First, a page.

Sun. May 19th, 2024
USS Franklin
USS Franklin



World War II

A  group of Japanese pilots who were trained to performed suicidal missions by crashing their aircraft, loaded with explosives, into US ships. The tradition of death instead of defeat, capture, and perceived shame was deeply entrenched in Japanese military culture. It was one of the primary traditions in the samurai life and the Bushido code: loyalty and honor until death.

Centuries Old Background:

The year is 1274;  a Mongolian invasion force is sent to conquer Japan.  30,000 to 40,000 ethnic Chinese, Koreans and Mongolian officers are sent by Kublai Khan (grandson of Genghis Khan who conquered China).  About 900 ships lay at anchor in Hakata Bay, Kyushu, Japan. A typhoon stuck sinking about one-third of them, with the rest limping home; it is estimated that 13,000 of Kublai’s men drowned.

August 12, 1281. A larger attack force was sent; this time 4,400 vessels and some 140,000 soldiers and sailors. This time they were divided into 2 separate forces and joined up near Hakata Bay.  The small island in Japan was being protected by 40,000 Samurai and other fighting men. A massive typhoon assaulted the Mongolian fleets, destroying the majority of their ships and drowning half the invasion force. Considered one of the largest and most disastrous attempts at a naval invasion in history.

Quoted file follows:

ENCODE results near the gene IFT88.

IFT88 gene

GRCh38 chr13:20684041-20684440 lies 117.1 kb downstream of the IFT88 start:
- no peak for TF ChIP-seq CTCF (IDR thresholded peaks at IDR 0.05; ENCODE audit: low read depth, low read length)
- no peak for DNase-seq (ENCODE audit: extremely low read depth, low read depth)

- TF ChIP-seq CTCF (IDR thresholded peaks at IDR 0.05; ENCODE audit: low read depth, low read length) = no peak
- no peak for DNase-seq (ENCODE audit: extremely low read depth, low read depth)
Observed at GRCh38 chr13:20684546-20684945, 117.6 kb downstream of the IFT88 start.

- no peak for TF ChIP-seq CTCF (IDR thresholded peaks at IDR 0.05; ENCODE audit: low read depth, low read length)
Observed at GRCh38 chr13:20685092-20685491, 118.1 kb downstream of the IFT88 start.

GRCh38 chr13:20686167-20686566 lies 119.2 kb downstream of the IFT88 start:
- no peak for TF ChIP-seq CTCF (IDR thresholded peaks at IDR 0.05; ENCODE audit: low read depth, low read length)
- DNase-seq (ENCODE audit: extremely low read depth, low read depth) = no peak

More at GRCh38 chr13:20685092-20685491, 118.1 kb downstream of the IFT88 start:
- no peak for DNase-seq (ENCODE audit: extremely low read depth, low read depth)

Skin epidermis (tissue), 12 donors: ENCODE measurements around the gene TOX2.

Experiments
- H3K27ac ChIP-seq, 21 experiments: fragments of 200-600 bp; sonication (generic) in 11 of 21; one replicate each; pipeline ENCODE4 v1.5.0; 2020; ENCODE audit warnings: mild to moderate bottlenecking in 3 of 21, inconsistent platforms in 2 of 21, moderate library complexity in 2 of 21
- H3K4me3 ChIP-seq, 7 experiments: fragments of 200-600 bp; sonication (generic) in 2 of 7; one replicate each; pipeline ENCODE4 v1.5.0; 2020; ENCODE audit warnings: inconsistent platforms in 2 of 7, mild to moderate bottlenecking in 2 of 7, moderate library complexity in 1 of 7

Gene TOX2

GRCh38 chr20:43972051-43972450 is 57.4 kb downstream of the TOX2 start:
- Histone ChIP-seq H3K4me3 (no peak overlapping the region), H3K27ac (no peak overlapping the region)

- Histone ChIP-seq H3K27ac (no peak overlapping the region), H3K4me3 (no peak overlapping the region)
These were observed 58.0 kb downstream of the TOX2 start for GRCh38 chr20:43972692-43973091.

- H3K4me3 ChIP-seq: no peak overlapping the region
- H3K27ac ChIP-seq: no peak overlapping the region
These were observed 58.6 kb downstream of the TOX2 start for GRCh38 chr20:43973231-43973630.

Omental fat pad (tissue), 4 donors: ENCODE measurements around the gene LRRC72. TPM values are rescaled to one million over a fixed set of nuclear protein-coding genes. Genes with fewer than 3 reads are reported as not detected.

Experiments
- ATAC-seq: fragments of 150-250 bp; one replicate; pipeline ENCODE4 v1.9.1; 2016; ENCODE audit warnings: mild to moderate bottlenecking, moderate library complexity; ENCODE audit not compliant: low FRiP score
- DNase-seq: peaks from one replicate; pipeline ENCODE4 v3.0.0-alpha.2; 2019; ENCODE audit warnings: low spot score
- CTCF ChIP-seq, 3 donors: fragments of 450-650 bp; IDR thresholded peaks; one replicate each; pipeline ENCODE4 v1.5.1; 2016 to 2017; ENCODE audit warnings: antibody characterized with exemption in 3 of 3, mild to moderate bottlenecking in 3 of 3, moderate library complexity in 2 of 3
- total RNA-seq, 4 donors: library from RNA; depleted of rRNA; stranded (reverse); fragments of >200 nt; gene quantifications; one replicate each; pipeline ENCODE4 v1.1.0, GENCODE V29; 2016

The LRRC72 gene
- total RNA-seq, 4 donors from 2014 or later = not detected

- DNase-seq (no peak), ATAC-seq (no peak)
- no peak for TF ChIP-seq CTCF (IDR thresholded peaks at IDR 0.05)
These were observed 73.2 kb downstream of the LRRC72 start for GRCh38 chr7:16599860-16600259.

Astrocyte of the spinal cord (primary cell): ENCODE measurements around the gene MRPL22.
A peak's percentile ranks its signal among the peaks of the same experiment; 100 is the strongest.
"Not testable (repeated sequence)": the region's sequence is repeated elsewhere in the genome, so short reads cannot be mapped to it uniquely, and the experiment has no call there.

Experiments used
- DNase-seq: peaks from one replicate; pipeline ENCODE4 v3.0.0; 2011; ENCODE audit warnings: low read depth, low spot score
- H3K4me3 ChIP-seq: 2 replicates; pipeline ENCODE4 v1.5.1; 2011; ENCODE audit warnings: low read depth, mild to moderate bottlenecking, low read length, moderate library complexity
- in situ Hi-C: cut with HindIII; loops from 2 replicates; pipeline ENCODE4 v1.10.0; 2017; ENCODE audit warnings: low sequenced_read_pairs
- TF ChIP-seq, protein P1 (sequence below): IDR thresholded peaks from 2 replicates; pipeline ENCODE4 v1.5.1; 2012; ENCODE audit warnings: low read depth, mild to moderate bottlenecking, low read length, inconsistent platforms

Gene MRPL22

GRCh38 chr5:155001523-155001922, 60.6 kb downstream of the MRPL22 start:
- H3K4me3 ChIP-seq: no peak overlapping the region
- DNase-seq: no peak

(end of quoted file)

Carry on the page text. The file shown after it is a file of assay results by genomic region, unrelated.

The typhoon was named kamikaze. literally meaning “divine wind.”

World War II

Fast forward to October 14, 1944 off the Philippines.  The USS Reno was hit by a Kamikaze pilot most likely in his 20’s. Subsequently, the USS Reno’s fantail exploded and partially incapacitating turret #6, but the turret officer in charge succeeded in maintaining his defensive fire against the attacking Japanese planes. By 1944, the Japanese recognized they were losing the war. The Allied forces campaigns of August 1942 to early 1944 had driven Japanese forces from many of their island bases in the south and Pacific Ocean, while isolating many of their other bases.  By depriving the Japanese of  much needed fuel to power their vessels, the Japanese resorted to kamikazi suicide bombers to destroy the US fleet.  The Battle of Leyte Gulf consisted of 4 separate engagements between opposing forces.  The Japanese put an all-out effort to win in this campaign but wound up loosing hundreds of their aircraft representing most of their air power.

Rear Admiral Masafumi Arima, the Japanese commander of the 26th Air Flotilla is sometimes credited with inventing the kamikaze tactic. Arima personally led an attack by about 100  dive bombers.  One US  aircraft carrier, the USS Franklin, was attacked by three enemy planes, one of which scored with a bomb that hit the after outboard corner of the deck edge elevator, killing three men and wounding 22. Arima died in this attack.

Casualties and losses:

Allied forces vs Japanese:

2,800 casualties;
1 light carrier,
2 escort carriers,
2 destroyers,
1 destroyer escort sunk
200+ planes
~12,500 dead;
1 fleet carrier,
3 light carriers
3 battleships,
10 cruisers,
11 destroyers sunk
~300 planes

Any lessons learned?

History has a habit of repeating itself.








Leave a Reply

Your email address will not be published. Required fields are marked *